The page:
Four Corners Coal Plant Causes Haze in Grand Canyon, Mesa Verde and Other National Parks
Washington, D.C. – Conservation groups have asked federal agencies to require New Mexico’s dirtiest coal-fired power plant to take measures to reduce its air pollution, and thereby lessen the amount of haze it causes in national parks and wilderness areas.
The National Parks Conservation Association (NPCA), Earthjustice, Sierra Club, San Juan Citizens Alliance, the Center for Biological Diversity, Dooda Desert Rock, Diné CARE, WildEarth Guardians, and the Grand Canyon Trust today petitioned the Department of Interior and the Department of Agriculture to declare that the pollution from the Arizona Public Service Company’s Four Corners Power Plant (Four Corners) on Navajo land in northwest New Mexico is violating the Clean Air Act by causing poor visibility in protected areas in Arizona, Utah, New Mexico and Colorado.
“Emissions from this dirty, outdated coal plant have obscured priceless views in our national parks in a brown haze for years,” said Stephanie Kodish, Clean Air Counsel for NPCA. “It’s time for EPA to take action to protect our residents’ health and our cultural and scenic treasures.“
Four Corners is the largest single source of air pollution in the state of New Mexico, according the Arizona Public Service’s monitoring reports. Every year Four Corners’ five generating units burn over ten million tons of coal, and discharge into the air of the Colorado Plateau approximately 42,000 tons of nitrogen oxides,12,000 tons of sulfur dioxide, and 1,300 tons of particulate matter. These pollutants are the major components of haze.
Because Four Corners is within 300 kilometers of sixteen Class I national parks and wilderness areas, much of this pollution degrades their beauty. In fact, the National Park Service has found that Four Corners has the greatest visibility impact on Class I national parks of any coal plant in the country. Places with world-recognized cultural and natural value, including Mesa Verde, Canyonlands National Parks are among those most affected by Four Corners’ pollution.
“When the wind is blowing pollution from the Four Corners plant to Mesa Verde, Bryce Canyon or Grand Canyon National Parks, visibility is seriously impaired,” said Roger Clark, air and energy program director for the Grand Canyon Trust. “Only when the wind is coming from another direction is the clarity of the landscape anything like what it used to be. The number of days when views in these parks is clouded by pollution seems to be ever-increasing.”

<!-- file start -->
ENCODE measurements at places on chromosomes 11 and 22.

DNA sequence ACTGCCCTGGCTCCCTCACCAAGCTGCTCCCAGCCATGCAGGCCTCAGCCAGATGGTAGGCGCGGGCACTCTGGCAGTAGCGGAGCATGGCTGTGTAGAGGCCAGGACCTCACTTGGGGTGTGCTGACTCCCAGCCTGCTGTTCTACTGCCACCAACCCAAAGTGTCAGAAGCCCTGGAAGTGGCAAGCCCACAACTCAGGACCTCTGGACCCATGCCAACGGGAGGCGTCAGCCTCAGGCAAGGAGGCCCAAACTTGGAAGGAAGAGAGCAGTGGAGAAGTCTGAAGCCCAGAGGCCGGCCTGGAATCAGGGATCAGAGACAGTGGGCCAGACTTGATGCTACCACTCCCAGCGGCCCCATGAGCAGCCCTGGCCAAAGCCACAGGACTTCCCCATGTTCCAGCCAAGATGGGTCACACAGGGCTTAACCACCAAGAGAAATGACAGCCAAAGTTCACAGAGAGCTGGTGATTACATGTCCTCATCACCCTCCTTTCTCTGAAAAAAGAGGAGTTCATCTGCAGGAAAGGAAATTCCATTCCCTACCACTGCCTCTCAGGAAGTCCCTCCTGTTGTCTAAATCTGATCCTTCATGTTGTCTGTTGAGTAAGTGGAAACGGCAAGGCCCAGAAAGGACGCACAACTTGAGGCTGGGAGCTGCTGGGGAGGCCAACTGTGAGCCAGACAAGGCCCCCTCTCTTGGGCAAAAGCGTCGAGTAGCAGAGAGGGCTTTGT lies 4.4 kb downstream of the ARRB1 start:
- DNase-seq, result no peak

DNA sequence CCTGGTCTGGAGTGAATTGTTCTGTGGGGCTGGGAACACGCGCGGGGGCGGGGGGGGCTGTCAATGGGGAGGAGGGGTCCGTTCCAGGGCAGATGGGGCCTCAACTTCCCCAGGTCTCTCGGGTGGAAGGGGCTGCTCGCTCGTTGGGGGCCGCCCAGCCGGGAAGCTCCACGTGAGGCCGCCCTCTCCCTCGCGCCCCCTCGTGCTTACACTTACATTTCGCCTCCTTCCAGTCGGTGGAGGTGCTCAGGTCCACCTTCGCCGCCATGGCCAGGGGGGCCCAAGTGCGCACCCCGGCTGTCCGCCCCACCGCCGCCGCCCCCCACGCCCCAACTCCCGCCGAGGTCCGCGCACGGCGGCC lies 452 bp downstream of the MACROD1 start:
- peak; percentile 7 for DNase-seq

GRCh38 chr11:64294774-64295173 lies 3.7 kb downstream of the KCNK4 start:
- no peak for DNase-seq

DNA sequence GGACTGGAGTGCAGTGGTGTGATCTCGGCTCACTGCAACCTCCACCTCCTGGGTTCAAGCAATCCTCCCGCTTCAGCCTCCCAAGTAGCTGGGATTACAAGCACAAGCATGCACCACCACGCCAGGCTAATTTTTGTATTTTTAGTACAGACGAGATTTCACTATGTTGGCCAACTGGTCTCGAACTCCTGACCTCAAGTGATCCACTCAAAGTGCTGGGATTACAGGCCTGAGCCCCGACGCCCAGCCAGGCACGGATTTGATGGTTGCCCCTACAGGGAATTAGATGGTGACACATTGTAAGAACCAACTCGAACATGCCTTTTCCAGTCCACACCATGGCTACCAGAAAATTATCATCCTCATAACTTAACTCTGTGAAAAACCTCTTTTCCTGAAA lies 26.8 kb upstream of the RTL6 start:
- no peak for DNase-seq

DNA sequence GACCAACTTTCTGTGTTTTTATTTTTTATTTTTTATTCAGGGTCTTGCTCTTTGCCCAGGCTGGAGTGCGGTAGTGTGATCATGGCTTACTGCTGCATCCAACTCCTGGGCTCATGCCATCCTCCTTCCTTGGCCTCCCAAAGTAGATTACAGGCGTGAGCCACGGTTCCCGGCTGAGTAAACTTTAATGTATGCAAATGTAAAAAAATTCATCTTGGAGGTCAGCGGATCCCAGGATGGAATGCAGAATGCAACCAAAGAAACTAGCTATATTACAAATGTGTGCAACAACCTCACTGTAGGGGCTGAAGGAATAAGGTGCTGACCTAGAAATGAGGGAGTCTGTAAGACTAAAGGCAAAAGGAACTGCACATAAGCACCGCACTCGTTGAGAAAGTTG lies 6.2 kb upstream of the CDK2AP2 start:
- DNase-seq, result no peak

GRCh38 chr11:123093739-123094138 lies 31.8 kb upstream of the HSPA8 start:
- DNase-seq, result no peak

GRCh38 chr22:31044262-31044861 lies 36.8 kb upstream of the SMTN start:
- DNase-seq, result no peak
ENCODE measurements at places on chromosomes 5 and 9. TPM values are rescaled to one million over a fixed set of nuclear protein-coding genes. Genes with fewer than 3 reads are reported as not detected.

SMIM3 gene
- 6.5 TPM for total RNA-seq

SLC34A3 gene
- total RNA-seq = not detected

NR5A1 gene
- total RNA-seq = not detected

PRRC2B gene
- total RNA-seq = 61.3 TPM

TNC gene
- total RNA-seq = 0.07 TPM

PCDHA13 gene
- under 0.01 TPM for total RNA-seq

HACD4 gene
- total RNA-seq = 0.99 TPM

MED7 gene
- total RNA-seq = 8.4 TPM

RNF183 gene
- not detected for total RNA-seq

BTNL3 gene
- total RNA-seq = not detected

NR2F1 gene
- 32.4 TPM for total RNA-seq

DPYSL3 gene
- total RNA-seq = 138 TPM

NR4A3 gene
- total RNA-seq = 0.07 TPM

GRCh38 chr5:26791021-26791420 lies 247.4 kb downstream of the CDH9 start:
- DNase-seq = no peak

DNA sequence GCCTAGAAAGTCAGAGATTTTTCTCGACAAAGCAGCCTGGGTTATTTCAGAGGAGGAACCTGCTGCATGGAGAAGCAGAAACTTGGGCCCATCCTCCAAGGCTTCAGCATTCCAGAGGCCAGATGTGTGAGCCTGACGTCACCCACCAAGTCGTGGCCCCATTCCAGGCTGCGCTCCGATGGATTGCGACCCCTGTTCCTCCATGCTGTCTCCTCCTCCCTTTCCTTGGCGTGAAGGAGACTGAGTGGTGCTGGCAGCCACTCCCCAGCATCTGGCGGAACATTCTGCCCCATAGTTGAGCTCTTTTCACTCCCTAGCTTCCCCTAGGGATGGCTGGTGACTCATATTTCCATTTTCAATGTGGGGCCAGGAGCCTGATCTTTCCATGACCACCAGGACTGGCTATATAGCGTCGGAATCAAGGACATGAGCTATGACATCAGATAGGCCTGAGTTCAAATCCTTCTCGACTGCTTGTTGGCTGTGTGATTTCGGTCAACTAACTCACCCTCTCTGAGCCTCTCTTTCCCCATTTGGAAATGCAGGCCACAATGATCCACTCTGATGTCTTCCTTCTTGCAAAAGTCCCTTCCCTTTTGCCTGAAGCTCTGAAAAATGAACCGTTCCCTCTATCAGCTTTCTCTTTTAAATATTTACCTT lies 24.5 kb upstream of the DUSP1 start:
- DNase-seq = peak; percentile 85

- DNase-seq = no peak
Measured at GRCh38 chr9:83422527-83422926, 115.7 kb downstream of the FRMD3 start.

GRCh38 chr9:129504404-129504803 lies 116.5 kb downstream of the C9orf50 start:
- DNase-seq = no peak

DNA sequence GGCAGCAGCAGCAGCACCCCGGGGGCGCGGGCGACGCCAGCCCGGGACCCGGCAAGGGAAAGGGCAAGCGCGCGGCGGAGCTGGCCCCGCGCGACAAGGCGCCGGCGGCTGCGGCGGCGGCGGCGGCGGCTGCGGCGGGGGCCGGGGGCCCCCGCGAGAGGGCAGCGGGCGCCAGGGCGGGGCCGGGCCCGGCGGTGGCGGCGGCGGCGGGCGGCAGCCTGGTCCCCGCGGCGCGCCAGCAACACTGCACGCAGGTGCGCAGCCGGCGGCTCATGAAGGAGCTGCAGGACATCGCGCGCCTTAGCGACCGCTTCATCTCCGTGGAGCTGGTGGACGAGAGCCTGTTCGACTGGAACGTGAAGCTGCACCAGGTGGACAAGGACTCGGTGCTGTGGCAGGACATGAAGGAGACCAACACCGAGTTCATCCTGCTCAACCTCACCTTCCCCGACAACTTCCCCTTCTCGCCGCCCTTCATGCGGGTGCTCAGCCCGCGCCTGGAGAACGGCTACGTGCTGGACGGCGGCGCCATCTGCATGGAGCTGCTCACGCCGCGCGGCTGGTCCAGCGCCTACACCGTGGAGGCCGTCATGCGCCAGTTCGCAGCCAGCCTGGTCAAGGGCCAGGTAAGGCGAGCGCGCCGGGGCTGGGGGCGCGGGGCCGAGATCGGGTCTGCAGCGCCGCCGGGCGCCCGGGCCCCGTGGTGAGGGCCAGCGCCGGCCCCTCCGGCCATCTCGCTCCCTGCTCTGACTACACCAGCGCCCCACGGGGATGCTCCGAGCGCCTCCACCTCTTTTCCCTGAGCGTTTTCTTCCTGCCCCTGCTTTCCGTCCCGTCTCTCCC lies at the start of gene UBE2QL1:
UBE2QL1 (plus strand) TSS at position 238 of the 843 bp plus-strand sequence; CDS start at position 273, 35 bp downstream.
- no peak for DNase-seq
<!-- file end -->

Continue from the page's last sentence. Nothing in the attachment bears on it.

Air modeling done for the Arizona Public Service Company has found that the plant’s air pollution reduces visibility by 25 times the amount defined as causing impairment by the Environmental Protection Agency. The Clean Air Act states that Class I areas deserve the highest level of protection, and should be free from man-made haze.
“Not only is the pollution hurting national parks, but the Four Corners Region, which is home to several indigenous tribes,” said Anna Frazier, Diné CARE Coordinator, who lives on the Navajo reservation. “Their health and way of life are impacted by deadly chemicals from pollution.”
James Zion of Dooda Desert Rock agrees. “I frequently travel to Shiprock from Gallup on business, and in winter, the horizon is yellowed with pollution,” he said. “Much of this pollution seems to be coming from the Four Corners plant. As an attorney who represents Navajo clients interested in tourism and economic growth, I am concerned that tourists will not want to visit this area because of all the pollution in the air.”
Janette Brimmer, an attorney for Earthjustice, says her organization is also concerned. “The Four Corners coal plant has had a free ride for too long with devastating impacts on some of our nation’s most pristine places,” she said. “EPA must step up and enforce the Clean Air Act to protect the air from Four Corners’ dirty coal pollution.”
About National Parks Conservation Association
Since 1919, the nonpartisan National Parks Conservation Association (NPCA) has been the leading voice in safeguarding our national parks. NPCA and its more than one million members and supporters work together to protect and preserve our nation’s natural, historical, and cultural heritage for future generations. For more information, visit www.npca.org.
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